Wednesday, July 19, 2017

Matt Nadel's First Ballot Hall of Famer Criteria 7/19/17

Hey baseball fans!

The Hall of Fame induction ceremony is right around the corner, but what makes someone qualify as a first ballot Hall of Famer? Obviously the definition of greatness in baseball has changed over the years, but here are the most up-to-date criteria with which I judge baseball personalities on whether or not they're a first ballot Hall of Famer, whether the voters agree with me or not:

For contact hitters:

Criteria: .300+ career batting average
Why? Getting three hits in ten at-bats seems lackluster to most beginner baseball fans, but think to yourself about how you analyze a player's season, just based on batting average. Seeing a three in the tenths place is just a lot more attractive than a two.


Criteria: 3,000+ career hits
Why? Usually, Hall of Famers play around 20 years in baseball. If you average 150 hits a season over 20 years, you're Roberto Clemente (he finished his career with 3,000 hits on the dot). Who doesn't want to be Roberto Clemente? But seriously, usually the best contact hitters will have some 200+ hit seasons during their primes and then tail off a little bit at the end. That makes a round number like 3,000 so applicable. Recent Hall of Famer, Craig Biggio, had 3,060 hits for example.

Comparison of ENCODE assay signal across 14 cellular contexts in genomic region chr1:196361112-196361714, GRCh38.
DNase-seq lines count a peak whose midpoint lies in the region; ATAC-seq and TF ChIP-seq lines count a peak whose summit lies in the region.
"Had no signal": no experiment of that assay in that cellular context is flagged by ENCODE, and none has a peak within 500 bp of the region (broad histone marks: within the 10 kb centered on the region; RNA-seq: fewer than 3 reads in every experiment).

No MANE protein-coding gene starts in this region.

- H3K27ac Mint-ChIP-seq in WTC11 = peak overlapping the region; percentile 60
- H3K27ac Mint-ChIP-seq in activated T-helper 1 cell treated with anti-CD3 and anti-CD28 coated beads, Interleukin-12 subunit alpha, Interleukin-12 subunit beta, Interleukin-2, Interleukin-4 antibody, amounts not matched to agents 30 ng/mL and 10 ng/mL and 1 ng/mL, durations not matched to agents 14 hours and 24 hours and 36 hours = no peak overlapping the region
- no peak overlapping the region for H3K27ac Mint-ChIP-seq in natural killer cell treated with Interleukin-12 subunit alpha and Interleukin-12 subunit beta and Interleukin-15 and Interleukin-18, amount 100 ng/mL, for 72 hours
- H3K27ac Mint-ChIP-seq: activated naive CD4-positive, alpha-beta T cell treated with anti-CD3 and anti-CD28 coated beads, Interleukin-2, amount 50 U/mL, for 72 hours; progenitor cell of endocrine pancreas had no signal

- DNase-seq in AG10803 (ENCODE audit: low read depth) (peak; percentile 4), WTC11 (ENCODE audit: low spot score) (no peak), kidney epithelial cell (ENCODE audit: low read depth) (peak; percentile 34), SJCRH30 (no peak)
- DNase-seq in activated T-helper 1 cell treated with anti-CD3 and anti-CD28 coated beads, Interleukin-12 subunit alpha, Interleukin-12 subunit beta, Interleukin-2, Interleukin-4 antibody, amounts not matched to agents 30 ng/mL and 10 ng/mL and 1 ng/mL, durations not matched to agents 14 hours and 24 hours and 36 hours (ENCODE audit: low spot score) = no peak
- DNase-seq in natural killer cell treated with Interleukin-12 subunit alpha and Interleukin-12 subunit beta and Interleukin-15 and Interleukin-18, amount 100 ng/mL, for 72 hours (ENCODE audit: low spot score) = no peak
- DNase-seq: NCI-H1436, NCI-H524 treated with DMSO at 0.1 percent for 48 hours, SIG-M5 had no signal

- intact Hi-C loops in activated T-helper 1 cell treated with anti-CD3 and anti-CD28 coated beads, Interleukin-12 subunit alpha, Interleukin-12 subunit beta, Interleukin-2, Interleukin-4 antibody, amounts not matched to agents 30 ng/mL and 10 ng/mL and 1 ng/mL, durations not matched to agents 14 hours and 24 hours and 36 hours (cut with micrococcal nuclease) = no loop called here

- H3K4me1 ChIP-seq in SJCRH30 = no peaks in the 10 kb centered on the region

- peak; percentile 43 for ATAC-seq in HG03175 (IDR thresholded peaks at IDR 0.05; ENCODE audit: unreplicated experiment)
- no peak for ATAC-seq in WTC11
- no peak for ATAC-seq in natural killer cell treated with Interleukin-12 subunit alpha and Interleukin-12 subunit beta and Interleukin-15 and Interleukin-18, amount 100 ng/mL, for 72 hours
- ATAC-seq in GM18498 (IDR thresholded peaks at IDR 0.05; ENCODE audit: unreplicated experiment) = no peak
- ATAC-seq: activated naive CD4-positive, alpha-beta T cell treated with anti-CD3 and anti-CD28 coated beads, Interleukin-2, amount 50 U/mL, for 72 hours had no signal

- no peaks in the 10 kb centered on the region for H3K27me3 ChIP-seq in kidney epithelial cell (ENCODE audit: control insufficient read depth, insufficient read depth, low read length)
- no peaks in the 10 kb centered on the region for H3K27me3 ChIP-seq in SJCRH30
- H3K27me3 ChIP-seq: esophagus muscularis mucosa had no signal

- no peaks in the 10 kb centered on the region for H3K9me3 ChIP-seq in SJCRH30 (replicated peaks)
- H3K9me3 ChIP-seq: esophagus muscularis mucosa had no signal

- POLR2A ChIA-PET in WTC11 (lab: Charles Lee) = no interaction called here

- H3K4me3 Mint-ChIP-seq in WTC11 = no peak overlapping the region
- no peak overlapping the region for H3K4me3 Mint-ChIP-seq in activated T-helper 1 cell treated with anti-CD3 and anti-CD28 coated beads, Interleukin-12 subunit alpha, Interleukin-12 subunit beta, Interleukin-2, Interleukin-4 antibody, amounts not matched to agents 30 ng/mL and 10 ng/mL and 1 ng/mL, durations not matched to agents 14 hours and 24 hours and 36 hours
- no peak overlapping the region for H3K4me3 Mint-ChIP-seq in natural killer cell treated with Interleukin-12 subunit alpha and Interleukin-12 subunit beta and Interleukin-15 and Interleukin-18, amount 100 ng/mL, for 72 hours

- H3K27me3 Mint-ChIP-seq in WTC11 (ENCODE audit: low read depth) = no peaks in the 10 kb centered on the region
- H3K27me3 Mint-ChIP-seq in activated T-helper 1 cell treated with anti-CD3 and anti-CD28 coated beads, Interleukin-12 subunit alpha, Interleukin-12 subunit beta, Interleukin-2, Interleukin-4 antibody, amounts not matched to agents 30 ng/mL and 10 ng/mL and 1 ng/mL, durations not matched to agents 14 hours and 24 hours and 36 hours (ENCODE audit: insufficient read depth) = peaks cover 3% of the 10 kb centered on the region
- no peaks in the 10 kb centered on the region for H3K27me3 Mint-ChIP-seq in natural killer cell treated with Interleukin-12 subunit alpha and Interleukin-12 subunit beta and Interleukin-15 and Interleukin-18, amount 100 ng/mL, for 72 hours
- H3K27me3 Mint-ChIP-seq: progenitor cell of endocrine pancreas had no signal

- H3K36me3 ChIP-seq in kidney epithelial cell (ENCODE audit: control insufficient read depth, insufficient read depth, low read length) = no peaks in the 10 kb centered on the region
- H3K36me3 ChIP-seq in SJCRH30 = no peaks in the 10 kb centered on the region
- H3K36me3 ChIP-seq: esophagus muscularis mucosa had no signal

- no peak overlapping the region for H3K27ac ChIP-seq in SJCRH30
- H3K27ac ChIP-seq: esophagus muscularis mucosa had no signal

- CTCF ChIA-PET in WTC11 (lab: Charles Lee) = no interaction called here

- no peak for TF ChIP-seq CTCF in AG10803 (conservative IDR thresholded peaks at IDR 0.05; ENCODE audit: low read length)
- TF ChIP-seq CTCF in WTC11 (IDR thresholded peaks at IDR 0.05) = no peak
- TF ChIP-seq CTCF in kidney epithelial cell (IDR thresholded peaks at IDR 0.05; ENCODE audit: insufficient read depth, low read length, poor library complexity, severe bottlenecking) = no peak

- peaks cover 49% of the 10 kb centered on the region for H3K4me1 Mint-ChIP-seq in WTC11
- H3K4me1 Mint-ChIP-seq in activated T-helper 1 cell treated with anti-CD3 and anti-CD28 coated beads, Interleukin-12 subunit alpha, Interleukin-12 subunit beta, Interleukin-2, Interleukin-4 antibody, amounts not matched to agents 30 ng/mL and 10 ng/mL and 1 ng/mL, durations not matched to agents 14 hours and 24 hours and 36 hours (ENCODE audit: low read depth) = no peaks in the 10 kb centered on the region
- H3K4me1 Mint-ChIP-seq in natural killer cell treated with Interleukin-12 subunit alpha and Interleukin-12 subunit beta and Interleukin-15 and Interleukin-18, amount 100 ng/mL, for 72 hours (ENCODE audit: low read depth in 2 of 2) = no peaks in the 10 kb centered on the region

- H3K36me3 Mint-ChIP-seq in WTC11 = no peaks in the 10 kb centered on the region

For power hitters:

Criteria 500+ career home runs and/or 1,500+ career RBIs
Why? It's the same logic as with hits; a power hitter might have 30-homer, 100-RBI seasons during his prime, but then won't do as well later in his career. It's just a good number because it takes consistency into consideration while leaving room for bad seasons.


For the all-around hitters:

Criteria: 10+ career All Star Game appearances
Why? Ryne Sandberg, Pudge Rodriguez and Yogi Berra don't have career stats that jump out at you per se, but what they do have are a ton of All Star appearances. If a player is considered the greatest at his position in the league he plays in for ten or more years, then of course he deserves enshrinement in Cooperstown.


For pitchers: